And the protagonist accomplishes their Third Act Solution in one of five ways:

1. By means of courage: the protagonist uses their courage to solve their problem and achieve their purpose.

2. By means of ingenuity: the protagonist uses their brains and creativity to solve their problem.

3. By means of a special ability: the protagonist has a special ability or acquires a new skill.

4. By means of a special weapon: the protagonist has a special weapon to bring about the antagonist’s defeat.

5. By means of self-sacrifice: the protagonist endures anything in order to achieve their goal, even at the cost of themselves, for the betterment of others.

There are four and only four essential parts to a Third Act Solution for good reason. The first is the subtle Hint of its dormant potential inside the protagonist during Act 1, so disguised as unimportant we take no notice of it; we’ll call this ignoring the seed. The second is the fleeting Glimpse of its potential sometime during the beginning of Act 2; we’ll call this planting the seed. The third is the overt Reminder of its potential to both protagonist and the audience later on at the end of Act 2; we’ll call this watering the seed. And the fourth is the brazen Proof of its potential through implementation by the protagonist after realizing its true importance during Act 3; we’ll call this sprouting the seed.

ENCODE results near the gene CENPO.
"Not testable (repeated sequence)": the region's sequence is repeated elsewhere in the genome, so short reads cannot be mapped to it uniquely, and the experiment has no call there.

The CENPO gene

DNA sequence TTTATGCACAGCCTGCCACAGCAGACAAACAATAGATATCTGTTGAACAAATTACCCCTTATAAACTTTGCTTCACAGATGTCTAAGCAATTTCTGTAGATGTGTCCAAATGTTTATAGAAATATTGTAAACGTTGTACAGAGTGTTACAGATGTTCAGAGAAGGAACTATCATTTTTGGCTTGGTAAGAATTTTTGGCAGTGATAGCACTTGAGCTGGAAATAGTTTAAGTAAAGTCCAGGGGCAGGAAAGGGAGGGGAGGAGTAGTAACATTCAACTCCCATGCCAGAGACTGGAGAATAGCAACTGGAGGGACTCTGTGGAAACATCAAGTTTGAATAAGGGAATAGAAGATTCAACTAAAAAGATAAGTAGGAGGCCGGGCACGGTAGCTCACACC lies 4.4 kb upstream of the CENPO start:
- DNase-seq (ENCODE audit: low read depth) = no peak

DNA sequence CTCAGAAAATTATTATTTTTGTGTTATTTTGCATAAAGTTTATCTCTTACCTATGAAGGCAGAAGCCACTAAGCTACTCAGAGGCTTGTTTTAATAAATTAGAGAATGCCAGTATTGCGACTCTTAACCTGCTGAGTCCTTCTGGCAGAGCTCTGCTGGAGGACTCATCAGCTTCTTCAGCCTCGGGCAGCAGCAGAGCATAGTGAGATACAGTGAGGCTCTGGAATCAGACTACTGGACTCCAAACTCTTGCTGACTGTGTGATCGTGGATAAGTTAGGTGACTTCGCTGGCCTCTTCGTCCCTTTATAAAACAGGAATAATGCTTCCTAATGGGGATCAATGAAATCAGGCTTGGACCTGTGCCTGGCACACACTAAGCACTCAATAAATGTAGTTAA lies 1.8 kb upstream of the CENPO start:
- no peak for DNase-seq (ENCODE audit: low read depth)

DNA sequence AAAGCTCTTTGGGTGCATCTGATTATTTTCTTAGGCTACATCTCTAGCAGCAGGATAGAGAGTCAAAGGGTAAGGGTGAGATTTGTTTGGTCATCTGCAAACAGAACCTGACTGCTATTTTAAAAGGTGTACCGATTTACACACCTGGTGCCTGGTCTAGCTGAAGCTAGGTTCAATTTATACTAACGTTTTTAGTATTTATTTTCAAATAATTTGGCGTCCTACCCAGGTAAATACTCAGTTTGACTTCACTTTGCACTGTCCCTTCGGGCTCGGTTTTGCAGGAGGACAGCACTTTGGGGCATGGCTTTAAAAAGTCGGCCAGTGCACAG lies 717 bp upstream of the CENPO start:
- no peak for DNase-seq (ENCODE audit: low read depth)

Beating your reader over their head with the Obvious Stick because you’re afraid they won’t remember its earlier introduction when the Third Act Solution pays off later is why you apply the Rule of Four. Mention it too much throughout the story and the payoff will lack its satisfying surprise. Mention it too little and it’ll seem like it came out of nowhere. Mention it four and only four times (Act 1 subtle hint of potential, beginning of Act 2 fleeting glimpse of potential, end of Act 2 overt reminder of potential, and Act 3 brazen proof of potential) and your Third Act Solution will be like Goldilocks’ third bowl of porridge: just right, and yummy in our tummies.

Happy writing!

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Adron J. Smitley